When these systems were being developed, people were living in harmony with nature. People rose with the sun, ate what was available during the different seasons and they were much more aware of their natural environment. What to wear, when to wake up, when to go to sleep and what activities to engage in were all dependent on the weather and the environment. Because of this, people were capable of staying healthy throughout the year and their immune and organ systems were strong enough to ward off disease.
1. Get some rest
In TCM, the season of winter is a time of repair and rejuvenation. Winter is associated with the kidneys, which hold the body’s fundamental energies. Rest is important for revitalizing the kidneys.This is why some animals hibernate during the winter months. We should also spend more time resting during the winter months to help prepare our bodies for the months ahead when most people expend more energy.
2. Incorporate self reflection
Winter is a really good time to turn inward and do some reflection. Practices like tai chi, qi gong and yoga can be very beneficial during the winter season. These practices help us connect to our inner selves, while supporting the kidney energy. They also help relax the mind and calm our emotions. Things like journaling and meditation are other ways of reflecting during the winter months. Long term, these practices can be very helpful at extending a person’s life.
3. Drink water, lots of water
The kidneys are closely associated and ruled by the water element, which is the element associated with winter, so it is important to remember to drink water during wintertime. Drinking room temperature water is a vital step to maintaining sufficient kidney qi throughout the winter months.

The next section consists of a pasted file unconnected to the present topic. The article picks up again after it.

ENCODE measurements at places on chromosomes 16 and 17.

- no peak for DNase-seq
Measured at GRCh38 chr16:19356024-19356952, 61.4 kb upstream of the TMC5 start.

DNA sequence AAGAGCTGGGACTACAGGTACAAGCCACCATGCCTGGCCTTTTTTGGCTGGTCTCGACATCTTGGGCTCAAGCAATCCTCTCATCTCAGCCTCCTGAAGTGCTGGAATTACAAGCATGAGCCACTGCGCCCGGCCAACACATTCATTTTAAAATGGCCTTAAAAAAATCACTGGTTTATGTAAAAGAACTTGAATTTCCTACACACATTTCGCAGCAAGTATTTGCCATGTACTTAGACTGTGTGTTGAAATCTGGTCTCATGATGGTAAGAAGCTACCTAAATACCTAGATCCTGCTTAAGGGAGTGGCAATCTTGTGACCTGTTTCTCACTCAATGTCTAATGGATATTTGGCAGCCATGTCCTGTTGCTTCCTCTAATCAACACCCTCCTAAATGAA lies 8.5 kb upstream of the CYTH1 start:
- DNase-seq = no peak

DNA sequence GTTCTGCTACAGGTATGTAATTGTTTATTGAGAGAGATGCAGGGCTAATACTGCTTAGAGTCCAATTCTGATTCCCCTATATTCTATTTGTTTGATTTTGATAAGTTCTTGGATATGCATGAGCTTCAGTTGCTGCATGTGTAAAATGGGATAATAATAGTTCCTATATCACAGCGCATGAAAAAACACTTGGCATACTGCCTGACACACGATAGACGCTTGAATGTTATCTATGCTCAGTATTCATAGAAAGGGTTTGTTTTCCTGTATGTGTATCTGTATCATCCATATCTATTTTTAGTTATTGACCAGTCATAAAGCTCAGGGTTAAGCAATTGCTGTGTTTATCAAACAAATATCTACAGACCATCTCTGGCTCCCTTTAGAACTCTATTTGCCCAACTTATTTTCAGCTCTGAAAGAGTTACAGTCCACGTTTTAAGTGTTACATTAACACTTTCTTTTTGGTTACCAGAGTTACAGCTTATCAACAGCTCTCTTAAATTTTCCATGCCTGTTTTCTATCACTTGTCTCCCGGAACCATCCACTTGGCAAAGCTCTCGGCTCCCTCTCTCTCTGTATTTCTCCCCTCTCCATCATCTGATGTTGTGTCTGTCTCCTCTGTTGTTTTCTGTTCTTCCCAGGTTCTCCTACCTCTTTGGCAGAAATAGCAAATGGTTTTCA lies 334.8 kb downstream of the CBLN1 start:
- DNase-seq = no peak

4. Eat warm, seasonal foods
Choose foods that grow naturally during the winter. Items such as squash, potatoes, pumpkin, sweet potatoes, cinnamon, nutmeg, cardamom, root vegetables like beets, greens, carrots, mushrooms, apples, pears and cabbage are great. During the winter months, cold foods like salads and raw foods should be avoided as they will deplete the immune system. There are also foods that specifically target and nourish the kidneys, including kidney beans, beef, goose, duck, black beans, lamb, chicken, dark leafy greens, garlic, ginger, walnuts, quinoa, asparagus, celery, onion, fennel, scallions, cloves, watercress and turnips. Sea salt is also helpful, because salty is the taste associated with the kidneys. As with anything, moderation is key. Too much salt can actually tax the heart, which then causes the kidneys to work overtime.
5. Treat yourself to some TCM
Traditional Chinese Medicine utilizes numerous modalities and tools to help keep the body balanced and prepped for the seasonal changes. Acupuncture and moxibustion are two of the tools that are regularly used to boost the kidney qi. Moxibustion is a practice where dried mugwort is burned very near the skin to warm and boost the qi within the body. There are certain acupuncture points that are essential for boosting kidney qi. Most are located either on the lower abdomen, below the umbilicus or on the lower back above the hip bones, in the areas of the kidneys. Applying moxibustion to these areas is a wonderful way to boost the energy reserves of the kidneys.
When we align ourselves with the natural processes of life and the seasons, our bodies will adjust and perform optimally, just as they are intended to.
Do you ever wonder why the supposedly healthy and widely recommended food you’ve been eating is not helping you feel your best? The key could involve what Chinese medicine refers to as the energetic quality of a particular food. In TCM, those qualities are based on different properties of the food, including color, taste and preparation.
During winter, it’s important to be aware of these different energetic qualities to help yourself stay healthy and in balance with the natural world. These tips can apply to any season, but since so many of us tend to get sick in wintertime, it’s especially important this time of year.